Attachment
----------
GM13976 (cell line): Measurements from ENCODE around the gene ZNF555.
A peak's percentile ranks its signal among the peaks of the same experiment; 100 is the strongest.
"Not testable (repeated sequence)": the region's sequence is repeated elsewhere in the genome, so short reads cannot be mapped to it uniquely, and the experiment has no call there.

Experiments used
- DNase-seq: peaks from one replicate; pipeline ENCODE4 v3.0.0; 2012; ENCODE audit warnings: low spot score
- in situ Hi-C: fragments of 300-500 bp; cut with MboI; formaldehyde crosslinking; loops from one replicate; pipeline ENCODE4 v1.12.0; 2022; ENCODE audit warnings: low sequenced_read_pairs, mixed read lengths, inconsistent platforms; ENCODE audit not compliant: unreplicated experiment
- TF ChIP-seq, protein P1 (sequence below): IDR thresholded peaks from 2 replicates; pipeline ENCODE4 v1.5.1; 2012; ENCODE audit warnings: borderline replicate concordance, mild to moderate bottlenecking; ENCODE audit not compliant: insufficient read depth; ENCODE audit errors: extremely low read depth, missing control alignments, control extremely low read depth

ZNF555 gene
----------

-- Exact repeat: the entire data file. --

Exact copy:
GM13976 (cell line): Measurements from ENCODE around the gene ZNF555.
A peak's percentile ranks its signal among the peaks of the same experiment; 100 is the strongest.
"Not testable (repeated sequence)": the region's sequence is repeated elsewhere in the genome, so short reads cannot be mapped to it uniquely, and the experiment has no call there.

Experiments used
- DNase-seq: peaks from one replicate; pipeline ENCODE4 v3.0.0; 2012; ENCODE audit warnings: low spot score
- in situ Hi-C: fragments of 300-500 bp; cut with MboI; formaldehyde crosslinking; loops from one replicate; pipeline ENCODE4 v1.12.0; 2022; ENCODE audit warnings: low sequenced_read_pairs, mixed read lengths, inconsistent platforms; ENCODE audit not compliant: unreplicated experiment
- TF ChIP-seq, protein P1 (sequence below): IDR thresholded peaks from 2 replicates; pipeline ENCODE4 v1.5.1; 2012; ENCODE audit warnings: borderline replicate concordance, mild to moderate bottlenecking; ENCODE audit not compliant: insufficient read depth; ENCODE audit errors: extremely low read depth, missing control alignments, control extremely low read depth

ZNF555 gene